The election has divided the Movement for Democratic Change, threatening to destroy the only group to have seriously challenged President Robert Mugabe’s 25-year rule.
Members of a faction of the MDC that supported participation in the senate polls did not attend a media briefing by Morgan Tsvangirai, the party leader.
Twenty-six MDC members defied his calls to boycott the polls, creating a rift in the party which has posed the stiffest challenge to Mugabe.
The split in the opposition assured Mugabe’s Zimbabwe African National Union-Patriotic Front (Zanu PF) of control of the chamber he abolished in 1990.
Mugabe pushed through a constitutional amendment earlier this year in what critics said was an attempt to increase his power to award jobs and perks in the ailing economy.
The ruling party is set for victory in senate elections after an election marked by widespread apathy and the boycott call.
The new house has no veto powers over legislation passed by the ruling party-dominated lower house.
Zanu PF set for victory
Preliminary returns on Sunday showed the ruling Zanu PF winning two seats in Harare, according to state radio.
President Robert Mugabe’s Zanu
It said the MDC won five seats in its stronghold of Bulawayo, despite calls by Tsvangirai for a poll boycott.
Tsvangirai told reporters at a briefing that the apathy vindicated the MDC leaders who supported the boycott.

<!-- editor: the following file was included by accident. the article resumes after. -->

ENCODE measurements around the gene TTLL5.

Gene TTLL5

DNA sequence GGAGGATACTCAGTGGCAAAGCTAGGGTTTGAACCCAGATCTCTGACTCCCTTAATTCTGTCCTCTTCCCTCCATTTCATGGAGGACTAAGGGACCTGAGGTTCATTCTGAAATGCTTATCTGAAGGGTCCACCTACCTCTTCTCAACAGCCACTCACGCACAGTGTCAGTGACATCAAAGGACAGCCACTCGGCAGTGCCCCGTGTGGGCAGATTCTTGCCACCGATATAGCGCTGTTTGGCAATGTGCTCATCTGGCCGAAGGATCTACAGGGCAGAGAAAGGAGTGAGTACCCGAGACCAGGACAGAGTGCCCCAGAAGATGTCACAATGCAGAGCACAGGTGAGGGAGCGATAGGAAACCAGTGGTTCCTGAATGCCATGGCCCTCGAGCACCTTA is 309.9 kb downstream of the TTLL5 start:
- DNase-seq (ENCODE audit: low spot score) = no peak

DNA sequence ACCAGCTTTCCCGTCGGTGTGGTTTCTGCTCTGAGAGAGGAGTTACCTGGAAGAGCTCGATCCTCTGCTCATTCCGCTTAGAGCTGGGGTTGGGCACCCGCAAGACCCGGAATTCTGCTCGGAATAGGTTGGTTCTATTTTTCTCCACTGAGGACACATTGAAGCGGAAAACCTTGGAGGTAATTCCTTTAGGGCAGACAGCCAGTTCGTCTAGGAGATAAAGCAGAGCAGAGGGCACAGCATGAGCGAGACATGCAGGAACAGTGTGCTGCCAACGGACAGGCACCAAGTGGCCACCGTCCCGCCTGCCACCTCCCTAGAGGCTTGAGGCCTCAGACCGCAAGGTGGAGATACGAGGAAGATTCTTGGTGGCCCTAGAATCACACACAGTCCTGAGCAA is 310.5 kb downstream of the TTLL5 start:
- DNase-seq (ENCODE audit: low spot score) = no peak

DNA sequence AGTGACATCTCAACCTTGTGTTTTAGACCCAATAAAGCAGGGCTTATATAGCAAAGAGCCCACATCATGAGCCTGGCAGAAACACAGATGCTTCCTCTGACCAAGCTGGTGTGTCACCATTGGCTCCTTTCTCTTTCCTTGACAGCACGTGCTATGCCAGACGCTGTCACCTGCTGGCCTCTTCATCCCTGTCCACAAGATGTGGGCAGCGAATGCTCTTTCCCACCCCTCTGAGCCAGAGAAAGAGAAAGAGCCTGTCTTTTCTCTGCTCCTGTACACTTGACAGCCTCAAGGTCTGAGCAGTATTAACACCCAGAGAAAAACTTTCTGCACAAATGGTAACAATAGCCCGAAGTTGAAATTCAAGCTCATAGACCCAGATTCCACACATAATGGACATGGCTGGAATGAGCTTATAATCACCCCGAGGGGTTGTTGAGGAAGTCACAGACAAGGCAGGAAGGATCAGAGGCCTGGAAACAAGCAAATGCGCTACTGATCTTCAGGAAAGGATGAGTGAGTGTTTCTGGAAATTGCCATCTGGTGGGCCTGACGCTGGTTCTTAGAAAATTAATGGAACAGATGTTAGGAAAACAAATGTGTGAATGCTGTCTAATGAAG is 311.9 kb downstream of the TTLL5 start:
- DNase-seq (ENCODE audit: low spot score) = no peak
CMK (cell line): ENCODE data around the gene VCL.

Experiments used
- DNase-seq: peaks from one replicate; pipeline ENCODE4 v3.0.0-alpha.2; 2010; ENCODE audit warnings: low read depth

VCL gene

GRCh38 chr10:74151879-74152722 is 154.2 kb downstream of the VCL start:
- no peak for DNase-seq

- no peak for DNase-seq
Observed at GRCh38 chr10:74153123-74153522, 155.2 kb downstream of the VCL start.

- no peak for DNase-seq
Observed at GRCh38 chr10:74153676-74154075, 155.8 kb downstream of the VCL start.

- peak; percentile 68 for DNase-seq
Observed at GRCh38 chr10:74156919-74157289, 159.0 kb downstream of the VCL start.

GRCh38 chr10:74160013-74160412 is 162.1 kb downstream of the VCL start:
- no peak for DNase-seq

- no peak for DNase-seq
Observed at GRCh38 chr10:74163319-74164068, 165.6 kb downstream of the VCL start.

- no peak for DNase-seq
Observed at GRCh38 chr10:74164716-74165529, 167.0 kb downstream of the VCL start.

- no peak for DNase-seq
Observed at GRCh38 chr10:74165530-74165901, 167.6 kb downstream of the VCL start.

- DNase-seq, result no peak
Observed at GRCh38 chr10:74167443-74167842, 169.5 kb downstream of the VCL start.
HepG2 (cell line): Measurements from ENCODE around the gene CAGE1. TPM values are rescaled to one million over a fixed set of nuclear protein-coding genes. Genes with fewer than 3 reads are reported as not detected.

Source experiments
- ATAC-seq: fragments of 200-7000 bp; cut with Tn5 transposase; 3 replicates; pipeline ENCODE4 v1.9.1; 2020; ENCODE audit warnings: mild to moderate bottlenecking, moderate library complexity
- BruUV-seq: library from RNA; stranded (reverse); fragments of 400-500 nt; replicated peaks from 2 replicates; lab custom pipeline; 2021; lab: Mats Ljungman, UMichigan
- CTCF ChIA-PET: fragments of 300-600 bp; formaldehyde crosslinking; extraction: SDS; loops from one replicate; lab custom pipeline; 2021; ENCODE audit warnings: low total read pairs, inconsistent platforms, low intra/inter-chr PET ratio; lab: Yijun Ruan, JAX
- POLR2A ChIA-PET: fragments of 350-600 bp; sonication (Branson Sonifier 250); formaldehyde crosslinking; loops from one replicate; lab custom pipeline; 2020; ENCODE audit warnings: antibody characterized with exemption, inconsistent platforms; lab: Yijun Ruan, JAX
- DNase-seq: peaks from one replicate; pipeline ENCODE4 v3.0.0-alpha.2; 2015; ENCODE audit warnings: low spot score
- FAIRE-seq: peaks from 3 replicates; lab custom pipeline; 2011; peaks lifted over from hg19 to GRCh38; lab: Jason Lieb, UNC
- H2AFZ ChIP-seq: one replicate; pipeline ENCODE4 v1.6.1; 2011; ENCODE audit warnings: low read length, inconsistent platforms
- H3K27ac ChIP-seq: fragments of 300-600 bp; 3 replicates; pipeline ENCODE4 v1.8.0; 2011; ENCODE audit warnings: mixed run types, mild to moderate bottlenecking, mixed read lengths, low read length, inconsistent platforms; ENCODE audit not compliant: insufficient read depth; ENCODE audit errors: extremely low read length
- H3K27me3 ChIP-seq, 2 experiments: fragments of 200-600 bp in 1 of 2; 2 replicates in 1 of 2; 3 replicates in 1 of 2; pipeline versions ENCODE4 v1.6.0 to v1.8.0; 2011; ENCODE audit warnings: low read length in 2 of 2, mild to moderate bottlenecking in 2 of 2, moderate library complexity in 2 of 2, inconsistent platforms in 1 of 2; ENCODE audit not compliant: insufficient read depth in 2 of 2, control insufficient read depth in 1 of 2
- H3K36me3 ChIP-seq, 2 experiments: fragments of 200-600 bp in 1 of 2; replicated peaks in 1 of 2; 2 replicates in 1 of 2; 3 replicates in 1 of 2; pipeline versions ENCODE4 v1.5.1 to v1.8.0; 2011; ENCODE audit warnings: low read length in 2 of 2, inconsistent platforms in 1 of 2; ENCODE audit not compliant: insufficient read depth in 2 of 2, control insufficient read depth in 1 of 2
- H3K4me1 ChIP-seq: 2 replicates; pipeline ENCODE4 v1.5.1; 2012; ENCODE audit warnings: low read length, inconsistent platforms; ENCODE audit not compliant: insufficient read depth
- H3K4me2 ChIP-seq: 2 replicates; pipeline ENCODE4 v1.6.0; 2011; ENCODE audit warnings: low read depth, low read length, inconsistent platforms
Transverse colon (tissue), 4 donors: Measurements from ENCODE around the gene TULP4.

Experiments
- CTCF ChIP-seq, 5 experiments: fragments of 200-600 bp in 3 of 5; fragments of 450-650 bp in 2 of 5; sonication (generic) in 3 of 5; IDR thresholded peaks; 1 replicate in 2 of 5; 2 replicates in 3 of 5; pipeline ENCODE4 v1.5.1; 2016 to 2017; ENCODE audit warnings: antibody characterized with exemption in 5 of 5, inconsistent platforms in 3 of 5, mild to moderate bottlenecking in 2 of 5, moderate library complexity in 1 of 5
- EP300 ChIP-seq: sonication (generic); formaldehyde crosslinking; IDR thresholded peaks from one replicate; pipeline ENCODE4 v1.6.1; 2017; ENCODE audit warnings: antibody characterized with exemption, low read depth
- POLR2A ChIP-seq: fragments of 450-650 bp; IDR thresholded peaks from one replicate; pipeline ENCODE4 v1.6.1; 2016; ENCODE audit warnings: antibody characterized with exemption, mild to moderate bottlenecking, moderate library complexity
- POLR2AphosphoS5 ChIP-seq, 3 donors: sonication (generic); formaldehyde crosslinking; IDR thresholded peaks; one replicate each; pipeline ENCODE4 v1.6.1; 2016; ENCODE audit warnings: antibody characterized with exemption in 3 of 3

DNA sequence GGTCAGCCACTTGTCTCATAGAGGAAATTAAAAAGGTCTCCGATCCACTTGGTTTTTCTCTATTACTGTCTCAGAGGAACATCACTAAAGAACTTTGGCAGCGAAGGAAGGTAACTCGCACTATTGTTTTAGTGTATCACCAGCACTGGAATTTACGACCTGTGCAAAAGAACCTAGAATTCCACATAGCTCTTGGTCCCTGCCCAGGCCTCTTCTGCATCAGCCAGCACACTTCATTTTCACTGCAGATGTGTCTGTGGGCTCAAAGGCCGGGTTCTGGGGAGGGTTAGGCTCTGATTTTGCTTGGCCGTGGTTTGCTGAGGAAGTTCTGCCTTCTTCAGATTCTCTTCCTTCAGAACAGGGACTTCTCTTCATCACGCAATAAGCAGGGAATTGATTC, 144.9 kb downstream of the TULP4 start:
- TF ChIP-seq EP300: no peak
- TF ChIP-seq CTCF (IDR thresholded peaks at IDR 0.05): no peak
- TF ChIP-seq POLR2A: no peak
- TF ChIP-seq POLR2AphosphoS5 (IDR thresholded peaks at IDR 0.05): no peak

“Our message was well received,” he said. “By staying away from yesterday’s polls, Zimbabweans issued a loud cry against unemployment, poverty, starvation and the crisis in the social services sector.”
He said the MDC had lost confidence in elections and would explore other “legitimate forms of pressuring the government to accept a new road map to change, premised on a new constitution”.
No veto powers
The ruling party’s candidates were unopposed for 19 of the senate’s 50 elected seats.
Mugabe appoints six other seats, and 10 are reserved for traditional leaders, selected by the Council of Chiefs.
State radio and independent observers reported low turnout countrywide, but did not specify figures.
There were no reports of political violence or intimidation.
There were more electoral officials than voters at many polling stations in the capital, Harare, on Saturday.
Scores of people lined up to buy sugar at supermarkets in northern and eastern parts of the city – dispersing angrily when stocks ran out at one store, witnesses said.
In an adjacent polling station, 13 electoral officials and police officers supervised a single voter casting his ballot.
Rodrique Bhasera, a market trader, said:
“It’s irrelevant. It does nothing for me”
“It’s irrelevant. It does nothing for me.”
Many also questioned the cost of adding a second chamber at a time of acute shortages of food, gasoline and other essentials.
The government estimates the Senate’s annual costs at about 60 billion Zimbabwe dollars ($6 million) in a country suffering its worst economic crisis since independence from Britain in 1980.
The seizure of thousands of commercial farms, coupled with erratic rains, has crippled Zimbabwe‘s agriculture-based economy.
About 3.2 million of Zimbabwe’s 12 million population were registered to vote. Mugabe did not cast a ballot because the ruling-party candidate in his constituency was unopposed.